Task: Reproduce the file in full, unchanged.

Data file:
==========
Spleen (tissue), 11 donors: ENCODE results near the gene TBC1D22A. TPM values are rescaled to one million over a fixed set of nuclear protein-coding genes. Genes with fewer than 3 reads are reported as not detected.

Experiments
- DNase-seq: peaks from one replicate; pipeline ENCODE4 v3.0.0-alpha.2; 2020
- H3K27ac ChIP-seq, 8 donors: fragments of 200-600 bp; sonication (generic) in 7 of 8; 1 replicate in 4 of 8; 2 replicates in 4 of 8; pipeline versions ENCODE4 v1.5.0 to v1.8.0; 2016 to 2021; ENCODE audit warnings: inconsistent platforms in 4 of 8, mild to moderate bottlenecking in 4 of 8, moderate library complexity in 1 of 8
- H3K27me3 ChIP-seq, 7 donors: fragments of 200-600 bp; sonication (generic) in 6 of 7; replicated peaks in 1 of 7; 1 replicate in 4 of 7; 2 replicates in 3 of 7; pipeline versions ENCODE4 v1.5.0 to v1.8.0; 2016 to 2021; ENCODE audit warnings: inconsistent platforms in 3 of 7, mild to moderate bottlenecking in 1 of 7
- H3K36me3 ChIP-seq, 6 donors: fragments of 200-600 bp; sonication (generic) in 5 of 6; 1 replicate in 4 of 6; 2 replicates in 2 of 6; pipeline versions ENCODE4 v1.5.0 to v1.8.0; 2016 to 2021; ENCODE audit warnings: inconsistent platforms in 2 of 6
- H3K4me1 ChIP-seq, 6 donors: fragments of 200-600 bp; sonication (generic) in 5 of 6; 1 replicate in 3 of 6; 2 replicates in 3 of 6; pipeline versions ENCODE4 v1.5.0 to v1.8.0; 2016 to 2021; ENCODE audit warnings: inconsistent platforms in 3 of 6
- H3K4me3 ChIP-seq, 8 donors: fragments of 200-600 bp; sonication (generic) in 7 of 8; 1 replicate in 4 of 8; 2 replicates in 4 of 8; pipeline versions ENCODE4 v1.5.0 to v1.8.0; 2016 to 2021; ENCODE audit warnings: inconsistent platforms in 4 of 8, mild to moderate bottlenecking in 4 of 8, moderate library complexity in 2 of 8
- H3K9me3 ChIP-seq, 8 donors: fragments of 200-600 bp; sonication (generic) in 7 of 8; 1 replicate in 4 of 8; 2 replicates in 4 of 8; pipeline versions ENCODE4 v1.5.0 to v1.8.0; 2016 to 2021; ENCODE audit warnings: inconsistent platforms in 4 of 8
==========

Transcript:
Spleen (tissue), 11 donors: ENCODE results near the gene TBC1D22A. TPM values are rescaled to one million over a fixed set of nuclear protein-coding genes. Genes with fewer than 3 reads are reported as not detected.

Experiments
- DNase-seq: peaks from one replicate; pipeline ENCODE4 v3.0.0-alpha.2; 2020
- H3K27ac ChIP-seq, 8 donors: fragments of 200-600 bp; sonication (generic) in 7 of 8; 1 replicate in 4 of 8; 2 replicates in 4 of 8; pipeline versions ENCODE4 v1.5.0 to v1.8.0; 2016 to 2021; ENCODE audit warnings: inconsistent platforms in 4 of 8, mild to moderate bottlenecking in 4 of 8, moderate library complexity in 1 of 8
- H3K27me3 ChIP-seq, 7 donors: fragments of 200-600 bp; sonication (generic) in 6 of 7; replicated peaks in 1 of 7; 1 replicate in 4 of 7; 2 replicates in 3 of 7; pipeline versions ENCODE4 v1.5.0 to v1.8.0; 2016 to 2021; ENCODE audit warnings: inconsistent platforms in 3 of 7, mild to moderate bottlenecking in 1 of 7
- H3K36me3 ChIP-seq, 6 donors: fragments of 200-600 bp; sonication (generic) in 5 of 6; 1 replicate in 4 of 6; 2 replicates in 2 of 6; pipeline versions ENCODE4 v1.5.0 to v1.8.0; 2016 to 2021; ENCODE audit warnings: inconsistent platforms in 2 of 6
- H3K4me1 ChIP-seq, 6 donors: fragments of 200-600 bp; sonication (generic) in 5 of 6; 1 replicate in 3 of 6; 2 replicates in 3 of 6; pipeline versions ENCODE4 v1.5.0 to v1.8.0; 2016 to 2021; ENCODE audit warnings: inconsistent platforms in 3 of 6
- H3K4me3 ChIP-seq, 8 donors: fragments of 200-600 bp; sonication (generic) in 7 of 8; 1 replicate in 4 of 8; 2 replicates in 4 of 8; pipeline versions ENCODE4 v1.5.0 to v1.8.0; 2016 to 2021; ENCODE audit warnings: inconsistent platforms in 4 of 8, mild to moderate bottlenecking in 4 of 8, moderate library complexity in 2 of 8
- H3K9me3 ChIP-seq, 8 donors: fragments of 200-600 bp; sonication (generic) in 7 of 8; 1 replicate in 4 of 8; 2 replicates in 4 of 8; pipeline versions ENCODE4 v1.5.0 to v1.8.0; 2016 to 2021; ENCODE audit warnings: inconsistent platforms in 4 of 8